Saturday, January 6 – 1917
Match: Lancashire Section, at Anfield, kick off: 14:30.
Liverpool – Preston North End 3-1 (0-1).
Referee: Mr. T. Nelson; linesmen: Messrs. F.G. Bagley and J. Duckworth.
Liverpool (2-3-5): Thomas Capper, Tommy Lucas, Billy Jenkinson, John Bamber, Walter Wadsworth, Donald Mackinlay, Norman Bradley, Arthur Metcalf, Tommy Bennett, Harry Lewis, Tommy Cunliffe.
Preston North End (2-3-5): Taylor; McCall, Clayton; Fazackerley, George Barlow.
The goals: 0-1 Edmondson, 1-1 Bennett (55 min.), 2-1 Bennett (63 min.), 3-1 Bamber (71 min.).
If we didn’t have too good a match at Anfield we certainly had some excitement crowded into the later stages of the game, and goals were fast at Blackburn and pretty plentiful. The Anfielders, with their mixed side and their debutants, did not open well, Cunliffe and Metcalf fared ill with shot and “food.”
Otherwise passes and centres, and not until the second half had gone many minutes did the real earnest characteristic of Liverpool come to its own.
Then we saw some fiery work, and Bennett was encouraged with passes he could take in his stride. This bonny centre does not want a lot of room in which to work, and, furthermore, he sizes up a situation quicker than, say, Pagnam. Therein is much of his success in goal-getting. Quick to think and act, he gives a defence no rest.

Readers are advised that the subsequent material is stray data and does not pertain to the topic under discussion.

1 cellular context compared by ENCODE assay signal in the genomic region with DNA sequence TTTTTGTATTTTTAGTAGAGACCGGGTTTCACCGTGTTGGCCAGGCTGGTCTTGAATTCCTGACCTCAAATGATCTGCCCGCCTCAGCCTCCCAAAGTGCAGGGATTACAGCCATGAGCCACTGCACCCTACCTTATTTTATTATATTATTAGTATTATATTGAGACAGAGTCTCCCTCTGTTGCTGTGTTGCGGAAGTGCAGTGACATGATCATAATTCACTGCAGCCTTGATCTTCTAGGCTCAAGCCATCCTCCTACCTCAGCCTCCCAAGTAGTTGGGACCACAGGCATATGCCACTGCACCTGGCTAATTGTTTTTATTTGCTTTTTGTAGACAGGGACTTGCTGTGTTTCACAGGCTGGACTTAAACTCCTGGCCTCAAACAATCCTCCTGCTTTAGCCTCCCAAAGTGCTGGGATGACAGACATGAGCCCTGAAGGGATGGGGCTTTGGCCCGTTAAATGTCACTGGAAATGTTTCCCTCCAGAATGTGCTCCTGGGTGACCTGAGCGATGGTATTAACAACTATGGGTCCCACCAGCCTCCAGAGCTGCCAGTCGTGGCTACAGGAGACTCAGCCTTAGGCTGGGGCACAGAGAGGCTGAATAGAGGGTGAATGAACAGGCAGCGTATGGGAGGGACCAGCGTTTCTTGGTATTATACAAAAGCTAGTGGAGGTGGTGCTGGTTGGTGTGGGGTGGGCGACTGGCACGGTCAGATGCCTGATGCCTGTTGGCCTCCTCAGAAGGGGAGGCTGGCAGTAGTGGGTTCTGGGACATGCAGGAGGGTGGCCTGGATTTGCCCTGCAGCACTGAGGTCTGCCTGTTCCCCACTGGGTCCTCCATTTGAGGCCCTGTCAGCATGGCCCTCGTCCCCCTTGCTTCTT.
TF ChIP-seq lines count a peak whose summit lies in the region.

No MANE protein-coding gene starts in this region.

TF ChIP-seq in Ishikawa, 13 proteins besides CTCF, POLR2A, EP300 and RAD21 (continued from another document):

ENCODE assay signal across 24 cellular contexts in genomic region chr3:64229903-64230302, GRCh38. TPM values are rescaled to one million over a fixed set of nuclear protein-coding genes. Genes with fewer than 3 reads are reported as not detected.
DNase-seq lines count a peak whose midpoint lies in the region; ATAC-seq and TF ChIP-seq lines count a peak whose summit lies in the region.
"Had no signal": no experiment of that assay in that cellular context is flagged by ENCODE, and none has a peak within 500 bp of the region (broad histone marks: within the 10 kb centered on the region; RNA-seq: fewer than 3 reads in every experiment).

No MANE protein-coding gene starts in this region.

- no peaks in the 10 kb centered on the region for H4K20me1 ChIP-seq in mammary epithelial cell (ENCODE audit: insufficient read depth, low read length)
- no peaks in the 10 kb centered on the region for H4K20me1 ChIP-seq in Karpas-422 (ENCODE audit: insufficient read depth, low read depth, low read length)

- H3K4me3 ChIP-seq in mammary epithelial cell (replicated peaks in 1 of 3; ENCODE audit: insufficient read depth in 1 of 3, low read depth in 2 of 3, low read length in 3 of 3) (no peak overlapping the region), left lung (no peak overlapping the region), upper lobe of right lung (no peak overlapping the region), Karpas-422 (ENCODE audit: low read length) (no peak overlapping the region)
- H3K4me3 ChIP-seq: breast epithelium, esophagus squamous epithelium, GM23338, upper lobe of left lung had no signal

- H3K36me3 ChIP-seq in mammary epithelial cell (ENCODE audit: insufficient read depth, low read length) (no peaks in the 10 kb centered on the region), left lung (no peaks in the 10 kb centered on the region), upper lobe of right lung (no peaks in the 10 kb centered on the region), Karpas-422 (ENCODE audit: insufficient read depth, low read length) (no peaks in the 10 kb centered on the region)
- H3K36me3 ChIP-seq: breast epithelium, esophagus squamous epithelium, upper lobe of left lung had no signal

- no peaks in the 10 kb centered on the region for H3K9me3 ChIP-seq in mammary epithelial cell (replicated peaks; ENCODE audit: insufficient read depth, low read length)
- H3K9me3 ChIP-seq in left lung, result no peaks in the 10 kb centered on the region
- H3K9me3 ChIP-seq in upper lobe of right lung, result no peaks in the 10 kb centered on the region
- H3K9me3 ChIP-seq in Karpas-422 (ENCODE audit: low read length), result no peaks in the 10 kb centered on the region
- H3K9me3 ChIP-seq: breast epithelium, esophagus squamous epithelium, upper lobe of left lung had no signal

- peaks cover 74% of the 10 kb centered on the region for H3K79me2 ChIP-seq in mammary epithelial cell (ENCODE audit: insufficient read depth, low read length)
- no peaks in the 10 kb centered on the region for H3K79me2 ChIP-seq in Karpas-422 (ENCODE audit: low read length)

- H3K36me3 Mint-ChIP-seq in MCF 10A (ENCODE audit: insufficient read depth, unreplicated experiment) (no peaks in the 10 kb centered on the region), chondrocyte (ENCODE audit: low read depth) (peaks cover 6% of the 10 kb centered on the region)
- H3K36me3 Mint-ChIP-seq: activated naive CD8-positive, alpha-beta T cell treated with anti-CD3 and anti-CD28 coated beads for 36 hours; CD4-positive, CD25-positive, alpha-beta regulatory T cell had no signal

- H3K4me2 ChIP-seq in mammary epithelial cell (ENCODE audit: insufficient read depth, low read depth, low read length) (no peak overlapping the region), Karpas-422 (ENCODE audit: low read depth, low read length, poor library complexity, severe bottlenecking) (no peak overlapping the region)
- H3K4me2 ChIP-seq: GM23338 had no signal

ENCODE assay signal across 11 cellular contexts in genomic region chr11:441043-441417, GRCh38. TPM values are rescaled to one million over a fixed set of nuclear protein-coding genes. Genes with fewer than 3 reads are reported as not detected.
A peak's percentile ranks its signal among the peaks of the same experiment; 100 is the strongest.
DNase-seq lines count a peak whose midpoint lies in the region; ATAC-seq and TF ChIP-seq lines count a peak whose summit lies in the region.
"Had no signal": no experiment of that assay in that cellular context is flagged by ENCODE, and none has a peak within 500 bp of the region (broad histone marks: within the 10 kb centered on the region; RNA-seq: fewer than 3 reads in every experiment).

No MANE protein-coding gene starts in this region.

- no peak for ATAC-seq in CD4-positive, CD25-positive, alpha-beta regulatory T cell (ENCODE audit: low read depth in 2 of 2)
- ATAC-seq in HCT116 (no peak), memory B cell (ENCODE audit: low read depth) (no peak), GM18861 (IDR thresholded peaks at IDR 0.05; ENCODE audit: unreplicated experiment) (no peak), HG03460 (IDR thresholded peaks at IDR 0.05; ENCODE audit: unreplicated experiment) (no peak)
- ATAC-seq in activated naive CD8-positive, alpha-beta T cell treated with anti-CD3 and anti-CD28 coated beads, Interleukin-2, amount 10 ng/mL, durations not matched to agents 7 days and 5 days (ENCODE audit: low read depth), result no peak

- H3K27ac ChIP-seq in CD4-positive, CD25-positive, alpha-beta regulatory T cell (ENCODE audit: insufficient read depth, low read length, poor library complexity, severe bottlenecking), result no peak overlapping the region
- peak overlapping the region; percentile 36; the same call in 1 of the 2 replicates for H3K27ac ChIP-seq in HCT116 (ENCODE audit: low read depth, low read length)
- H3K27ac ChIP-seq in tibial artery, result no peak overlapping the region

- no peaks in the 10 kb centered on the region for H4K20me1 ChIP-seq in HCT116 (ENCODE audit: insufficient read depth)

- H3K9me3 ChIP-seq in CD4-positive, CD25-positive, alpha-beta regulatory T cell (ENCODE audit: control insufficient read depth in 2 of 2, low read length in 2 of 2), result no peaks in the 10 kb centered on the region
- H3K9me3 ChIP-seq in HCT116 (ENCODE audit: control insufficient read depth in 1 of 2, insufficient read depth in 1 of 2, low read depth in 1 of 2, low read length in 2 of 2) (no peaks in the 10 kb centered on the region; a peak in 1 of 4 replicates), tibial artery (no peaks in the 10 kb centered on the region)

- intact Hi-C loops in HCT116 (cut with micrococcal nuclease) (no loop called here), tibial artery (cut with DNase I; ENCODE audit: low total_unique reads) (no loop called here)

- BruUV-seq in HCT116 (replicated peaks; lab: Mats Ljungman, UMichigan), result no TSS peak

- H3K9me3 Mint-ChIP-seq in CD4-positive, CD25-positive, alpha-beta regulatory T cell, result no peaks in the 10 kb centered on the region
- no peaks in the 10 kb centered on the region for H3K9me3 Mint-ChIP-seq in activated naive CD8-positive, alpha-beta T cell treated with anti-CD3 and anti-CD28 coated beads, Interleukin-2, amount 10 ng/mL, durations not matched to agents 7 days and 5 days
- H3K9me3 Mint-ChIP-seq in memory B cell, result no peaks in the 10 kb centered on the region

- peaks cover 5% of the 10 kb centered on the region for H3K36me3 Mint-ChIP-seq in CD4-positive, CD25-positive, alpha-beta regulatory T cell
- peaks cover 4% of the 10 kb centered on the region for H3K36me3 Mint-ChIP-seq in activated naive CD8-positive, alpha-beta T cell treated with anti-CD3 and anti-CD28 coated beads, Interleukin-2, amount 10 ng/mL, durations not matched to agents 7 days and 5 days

His first goal was a useful one, made possible by Bamber and Bradley, and his second was a memorable one – he flashed the ball into the net without waiting to gain complete control. Would that other forwards would take the ball as it comes and not “deaden” it.
Bamber, it was thought, scored his first goal on Saturday. But that is not the case. He has scored before more than once, and none could have been brighter goals than Saturday’s which followed a wriggling dribble on his own.
Still, Preston should have won easily.
They started well, and their left wing, notably George Barlow – now a veteran, I suppose – was putting a lot of sound owkr, and corners were placed admirably.
However, Preston have a habot of finishing badly, and they fell away to nothing at three-quarter time.
Speak did well until he gave away a penalty kick (Liverpool seem much perturbed over the taking of these gifts, and Lucas was entrusted with the spot kick and shot straight at a clever goalkeeper named Taylor) but McCall was a quiet, cute worker throughout, and he had an able companion in Clayton.
Fazackerly, apparently afraid to risk much in view of his damaged hand, did some pretty things, but was finely out of the picture through an ankle-rap.
(Liverpool Echo, 08-01-1917)